Feta cheese is one of the foods that people love when they are in the mood for it. But if you've bought some and the feeling hasn't taken you as you'd hoped, how long can you keep it? If you'd like to know the answer to this and find out a little more about this Greek specialty cheese, continue reading.
In most cases, feta cheese is only available pre-crumbled or in big blocks. When you only use it every now again, it means that most of it often gets wasted. You can sometimes buy it in single portions, but it is quite expensive. So, knowing whether or not you can freeze feta becomes a bit of an issue.
What does Feta cheese taste like?
The unique things about feta are its great salty taste and its crumbly texture. It makes it one of the most popular cheeses around the world. Typically made from either goat's or sheep's milk, feta is in demand all across Europe, and it is what puts the "Greek" into a Greek salad.
If, like me, you've bought feta only to worry about trying to eat it all before it goes rotten, you might have asked yourself if you can freeze it.
Thankfully, the answer is yes. Not only that, but it is quite simple to do. I should know. I now do it regularly, and I am about to tell you how.
Feta cheese can be frozen, thereby extending its shelf life by anywhere up to three months. When you do freeze it, provide you follow the correct procedure, and unfreeze it properly, neither its taste of texture will suffer too much.
It does become a little "grainy" and tastes slightly less salty, but it is still delightful when added to most dishes.
To find out more, please read on.
Freezing feta cheese
Freezing is the go-to method for prolonging the shelf-life of lots of food products, including cheese. But some cheeses freeze better than others, and their qualities don't deteriorate too much when defrosted, whereas others don't fare so well.
Feta may not be the best cheese for freezing because it will change slightly in terms of its taste and texture. But it doesn't do too badly. There are many worse ones to freeze.
The key is in freezing and unfreezing properly. Do it right, and you will not have to waste any.
But before you go ahead and buy boatloads of the stuff, you ought to consider all the angles. I suggest you discover all about the changes it will undergo; then you can decide whether to proceed. Let me be your guiding light.
How to freeze feta cheese
As already mentioned, feta cheese usually comes in two forms - in blocks, or pre-crumbled.
The freezing process varies a little depending on which variant it is you want to freeze. There follows, step-by-step guides for both types so that you will be covered either way.
Freezing feta in blocks
A lot of devotees of real Greek feta tend to but their cheese from actual Greek markets. These markets usually sell their feta in big blocks, soaked in one of the liquids mentioned earlier.
Here is how to store feta cheese in the freezer if you have it in blocks.
- If the feta cheese you bought is packed in liquid, strain the liquid off. If it is sealed in a pack with brine or some other liquid, open the package and drain.
- Dry the feta by patting it down with kitchen paper.
- Cut the feta into portions. The pieces' size will depend on the types of dishes to which you will be adding the cheese, plus for how many guests you will be cooking. If in doubt, go smaller rather then larger.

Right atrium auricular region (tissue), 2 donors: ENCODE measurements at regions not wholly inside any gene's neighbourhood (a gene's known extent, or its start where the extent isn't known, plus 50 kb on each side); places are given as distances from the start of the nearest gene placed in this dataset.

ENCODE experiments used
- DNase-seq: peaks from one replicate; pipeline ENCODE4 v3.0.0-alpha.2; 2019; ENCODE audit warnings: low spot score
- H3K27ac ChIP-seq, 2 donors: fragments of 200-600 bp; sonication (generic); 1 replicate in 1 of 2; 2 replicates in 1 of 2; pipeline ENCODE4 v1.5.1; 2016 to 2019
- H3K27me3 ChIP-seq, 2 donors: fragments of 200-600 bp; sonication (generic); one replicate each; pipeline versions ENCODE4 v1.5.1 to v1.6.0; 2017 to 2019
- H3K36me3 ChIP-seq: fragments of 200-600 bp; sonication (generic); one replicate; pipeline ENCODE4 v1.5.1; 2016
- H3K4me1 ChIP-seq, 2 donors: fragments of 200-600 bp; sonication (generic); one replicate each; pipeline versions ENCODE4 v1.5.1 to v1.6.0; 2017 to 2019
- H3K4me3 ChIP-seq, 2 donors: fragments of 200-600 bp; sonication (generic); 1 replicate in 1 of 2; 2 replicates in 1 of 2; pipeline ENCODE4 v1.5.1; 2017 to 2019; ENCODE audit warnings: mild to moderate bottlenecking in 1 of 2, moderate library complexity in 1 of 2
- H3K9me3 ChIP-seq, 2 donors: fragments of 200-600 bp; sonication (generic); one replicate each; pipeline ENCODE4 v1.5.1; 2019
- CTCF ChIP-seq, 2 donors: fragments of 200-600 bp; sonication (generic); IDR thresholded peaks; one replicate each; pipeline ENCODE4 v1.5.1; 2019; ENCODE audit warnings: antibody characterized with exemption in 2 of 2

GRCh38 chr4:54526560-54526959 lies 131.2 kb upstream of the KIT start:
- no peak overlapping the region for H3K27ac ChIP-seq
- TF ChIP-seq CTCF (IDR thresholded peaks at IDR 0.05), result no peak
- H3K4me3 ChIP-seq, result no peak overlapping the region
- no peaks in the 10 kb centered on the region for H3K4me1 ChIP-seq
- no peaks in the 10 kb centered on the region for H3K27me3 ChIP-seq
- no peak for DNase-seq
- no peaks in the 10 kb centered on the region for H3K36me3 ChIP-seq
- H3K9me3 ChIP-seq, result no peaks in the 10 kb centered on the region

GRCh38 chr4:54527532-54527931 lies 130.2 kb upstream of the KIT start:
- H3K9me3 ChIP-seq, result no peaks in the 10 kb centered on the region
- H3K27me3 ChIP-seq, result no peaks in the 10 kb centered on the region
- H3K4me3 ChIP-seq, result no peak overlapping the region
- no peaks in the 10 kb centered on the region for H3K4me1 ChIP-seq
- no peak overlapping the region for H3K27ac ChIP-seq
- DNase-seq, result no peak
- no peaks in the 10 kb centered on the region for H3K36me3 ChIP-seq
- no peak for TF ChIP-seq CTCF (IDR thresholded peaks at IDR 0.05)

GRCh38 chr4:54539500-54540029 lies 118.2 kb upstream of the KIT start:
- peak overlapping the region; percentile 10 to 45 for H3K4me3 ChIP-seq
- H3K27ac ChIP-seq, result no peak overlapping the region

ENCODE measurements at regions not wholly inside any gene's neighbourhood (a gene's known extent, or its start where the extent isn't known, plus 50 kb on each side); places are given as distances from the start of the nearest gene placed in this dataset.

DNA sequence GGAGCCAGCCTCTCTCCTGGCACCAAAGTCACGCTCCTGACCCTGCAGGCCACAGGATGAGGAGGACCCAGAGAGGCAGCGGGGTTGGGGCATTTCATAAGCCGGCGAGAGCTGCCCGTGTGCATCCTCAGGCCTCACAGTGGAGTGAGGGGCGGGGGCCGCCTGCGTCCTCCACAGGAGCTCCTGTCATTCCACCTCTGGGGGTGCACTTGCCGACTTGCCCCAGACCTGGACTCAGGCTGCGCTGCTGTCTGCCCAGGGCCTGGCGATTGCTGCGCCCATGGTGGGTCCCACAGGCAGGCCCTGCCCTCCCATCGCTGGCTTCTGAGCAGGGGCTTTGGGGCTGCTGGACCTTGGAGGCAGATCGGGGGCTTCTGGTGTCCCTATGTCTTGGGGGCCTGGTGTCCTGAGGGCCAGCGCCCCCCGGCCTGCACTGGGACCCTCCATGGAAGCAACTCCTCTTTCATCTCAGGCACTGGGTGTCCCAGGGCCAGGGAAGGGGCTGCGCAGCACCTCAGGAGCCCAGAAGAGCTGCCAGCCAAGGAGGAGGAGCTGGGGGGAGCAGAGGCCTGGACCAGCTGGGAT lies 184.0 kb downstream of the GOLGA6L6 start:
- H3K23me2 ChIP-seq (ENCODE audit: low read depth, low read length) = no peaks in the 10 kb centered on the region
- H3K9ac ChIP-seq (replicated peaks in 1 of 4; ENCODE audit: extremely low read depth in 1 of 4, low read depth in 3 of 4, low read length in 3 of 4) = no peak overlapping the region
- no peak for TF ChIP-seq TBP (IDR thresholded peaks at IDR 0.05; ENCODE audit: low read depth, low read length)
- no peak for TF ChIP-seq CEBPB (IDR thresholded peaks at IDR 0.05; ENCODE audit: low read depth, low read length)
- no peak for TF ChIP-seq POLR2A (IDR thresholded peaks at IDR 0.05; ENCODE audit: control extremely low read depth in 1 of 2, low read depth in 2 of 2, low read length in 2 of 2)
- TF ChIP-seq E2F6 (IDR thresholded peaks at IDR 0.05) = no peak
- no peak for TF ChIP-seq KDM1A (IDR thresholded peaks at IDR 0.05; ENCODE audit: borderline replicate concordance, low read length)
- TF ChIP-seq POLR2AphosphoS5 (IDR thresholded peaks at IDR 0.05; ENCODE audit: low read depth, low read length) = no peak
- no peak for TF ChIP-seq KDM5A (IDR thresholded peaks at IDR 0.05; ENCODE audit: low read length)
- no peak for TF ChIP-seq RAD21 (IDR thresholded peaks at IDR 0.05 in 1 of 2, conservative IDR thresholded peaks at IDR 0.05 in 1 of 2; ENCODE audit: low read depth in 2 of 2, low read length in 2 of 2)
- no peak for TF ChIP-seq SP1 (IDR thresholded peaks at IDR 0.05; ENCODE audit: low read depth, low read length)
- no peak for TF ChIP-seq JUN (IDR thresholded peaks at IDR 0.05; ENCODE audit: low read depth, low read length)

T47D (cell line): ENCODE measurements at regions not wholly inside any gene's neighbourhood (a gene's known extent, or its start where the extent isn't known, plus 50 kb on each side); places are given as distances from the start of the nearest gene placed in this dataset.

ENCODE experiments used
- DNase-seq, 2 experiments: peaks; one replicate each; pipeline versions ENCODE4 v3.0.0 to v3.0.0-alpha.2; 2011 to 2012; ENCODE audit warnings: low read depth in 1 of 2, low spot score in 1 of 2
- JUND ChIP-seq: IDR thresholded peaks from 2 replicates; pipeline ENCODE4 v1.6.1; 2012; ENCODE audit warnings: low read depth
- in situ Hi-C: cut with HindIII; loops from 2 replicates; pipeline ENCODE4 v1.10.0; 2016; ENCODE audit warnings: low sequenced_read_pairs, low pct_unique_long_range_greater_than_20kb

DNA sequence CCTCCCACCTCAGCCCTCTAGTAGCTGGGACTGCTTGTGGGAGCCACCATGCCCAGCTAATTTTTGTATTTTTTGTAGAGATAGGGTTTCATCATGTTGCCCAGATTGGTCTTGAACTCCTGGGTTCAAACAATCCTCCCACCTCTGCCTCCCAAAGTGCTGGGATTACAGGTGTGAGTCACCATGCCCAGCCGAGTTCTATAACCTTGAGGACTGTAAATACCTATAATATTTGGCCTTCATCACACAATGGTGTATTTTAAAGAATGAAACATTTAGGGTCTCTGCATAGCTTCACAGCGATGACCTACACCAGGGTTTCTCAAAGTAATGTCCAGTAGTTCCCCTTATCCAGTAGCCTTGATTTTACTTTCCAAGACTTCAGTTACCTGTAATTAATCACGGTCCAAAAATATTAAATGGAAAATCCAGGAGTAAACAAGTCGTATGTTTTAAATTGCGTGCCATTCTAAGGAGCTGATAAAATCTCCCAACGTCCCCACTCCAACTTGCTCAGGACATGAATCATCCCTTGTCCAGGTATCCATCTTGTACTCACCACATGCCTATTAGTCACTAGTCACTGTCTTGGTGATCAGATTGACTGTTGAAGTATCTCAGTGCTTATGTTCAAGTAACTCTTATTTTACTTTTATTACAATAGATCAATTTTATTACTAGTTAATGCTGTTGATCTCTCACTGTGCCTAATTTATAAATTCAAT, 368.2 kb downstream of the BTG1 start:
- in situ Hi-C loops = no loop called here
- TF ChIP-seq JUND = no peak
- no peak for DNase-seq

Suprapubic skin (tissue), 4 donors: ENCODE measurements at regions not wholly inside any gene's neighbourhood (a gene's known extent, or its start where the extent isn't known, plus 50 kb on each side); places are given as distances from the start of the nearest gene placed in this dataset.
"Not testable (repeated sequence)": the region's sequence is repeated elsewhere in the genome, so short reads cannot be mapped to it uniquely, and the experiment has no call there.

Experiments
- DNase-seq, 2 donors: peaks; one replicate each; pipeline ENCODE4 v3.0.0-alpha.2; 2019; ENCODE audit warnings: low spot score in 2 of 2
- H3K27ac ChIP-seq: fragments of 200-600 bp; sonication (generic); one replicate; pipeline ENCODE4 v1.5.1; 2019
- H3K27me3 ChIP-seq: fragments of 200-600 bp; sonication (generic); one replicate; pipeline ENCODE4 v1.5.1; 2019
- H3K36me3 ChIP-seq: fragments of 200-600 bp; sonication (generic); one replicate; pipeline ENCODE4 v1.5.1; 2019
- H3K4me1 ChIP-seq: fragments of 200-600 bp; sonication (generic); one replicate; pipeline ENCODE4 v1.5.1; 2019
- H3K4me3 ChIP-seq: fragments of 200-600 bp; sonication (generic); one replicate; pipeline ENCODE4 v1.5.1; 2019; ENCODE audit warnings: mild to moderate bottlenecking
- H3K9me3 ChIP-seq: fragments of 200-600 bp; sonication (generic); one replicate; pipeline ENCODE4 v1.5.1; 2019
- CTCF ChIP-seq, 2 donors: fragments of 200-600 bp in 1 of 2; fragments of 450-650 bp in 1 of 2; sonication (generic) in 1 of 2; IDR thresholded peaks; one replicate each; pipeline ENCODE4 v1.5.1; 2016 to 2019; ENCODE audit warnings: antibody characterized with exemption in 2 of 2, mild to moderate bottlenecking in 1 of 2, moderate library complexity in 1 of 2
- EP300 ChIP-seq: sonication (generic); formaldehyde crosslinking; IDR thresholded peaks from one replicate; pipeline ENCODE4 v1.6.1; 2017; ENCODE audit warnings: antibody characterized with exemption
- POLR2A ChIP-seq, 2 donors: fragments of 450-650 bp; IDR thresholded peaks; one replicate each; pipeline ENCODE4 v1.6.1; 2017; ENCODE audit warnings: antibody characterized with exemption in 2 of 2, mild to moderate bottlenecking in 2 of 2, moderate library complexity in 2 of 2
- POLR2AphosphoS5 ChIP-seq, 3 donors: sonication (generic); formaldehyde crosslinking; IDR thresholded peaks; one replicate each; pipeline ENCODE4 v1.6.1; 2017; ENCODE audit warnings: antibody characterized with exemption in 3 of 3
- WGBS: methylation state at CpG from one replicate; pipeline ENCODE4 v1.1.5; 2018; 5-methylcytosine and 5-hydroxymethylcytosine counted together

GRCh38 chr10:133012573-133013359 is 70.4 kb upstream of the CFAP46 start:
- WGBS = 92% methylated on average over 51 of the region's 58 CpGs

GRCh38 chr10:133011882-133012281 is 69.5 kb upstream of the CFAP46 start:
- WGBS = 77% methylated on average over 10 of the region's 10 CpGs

- Now - packaging. To ensure that your feta remains in the best condition when frozen, you must take care with how you pack it.
- Wrap each piece in cling film. It will help to prevent air from getting to it and will ward off freeze- burn. Put the wrapped pieces into a resealable plastic freezer bag and squeeze out as much air as you can.
- If you need to cut the feta into little cubes, you should put them straight into a resealable plastic freezer bag and extract as much air as possible.
- When you find you only need to freeze feta for two or three days, you don't have to worry about how you pack it. Just place it into a plastic bag, freeze and take it when a need arises, but make sure that is soon, or the quality will be impaired.
- It is always a good idea to label your freezer bags with a description of the contents and the date you first froze it. Don't forget to put it into an airtight container for extra protection.
Freezing Feta cheese crumbles
You can buy feta cheese pre-crumbled. It makes it very versatile to use, so many people prefer to buy it in this format. It's perfect for adding to salads and stuffing mixes.
This is how to prepare and package crumbled feta for freezing.
- Divide the cheese into portions or freeze the whole bag. Whatever suits your future purpose better.
- You can pack feta in the packaging you bought it in when storing it in your freezer. However, if you do so, you should wrap it in a few layers of cling film.
- Don't forget to label and date it.
How does freezing affect feta cheese?
When you freeze feta, you will change its taste. The freezing and thawing process will also alter its consistency. But it's not the end of the world. It just means that you need to be a little more selective in which recipes you include it.
Here's how freezing affects feta cheese
This Greek cheese is renowned for its lovely, tangy flavor. It is also loved for its slightly salty taste and its creamy texture.
When you thaw frozen feta, you will find that the flavor loses some of its richness and intensity. It will also lose a little of its saltiness.
In other words, if you are spending good money on authentic Greek feta, because you appreciate that rich flavor, it is best not to freeze it.
Having said that, it is still better to put it in the freezer to use later, rather than putting it into the rubbish bin.
In terms of texture, frozen, thawed feta is somewhat more crumbly than the fresh stuff. So if you need it in crumbled form, you won't have a problem.
When you buy feta cheese in block form, it is packaged in brine, milk, olive oil, or water. These liquids are there to maintain the cheese's softness and its creaminess.
When you freeze it, though, that liquid changes, causing the feta to dry a little. Also, there could be as much as 56% of the water in feta.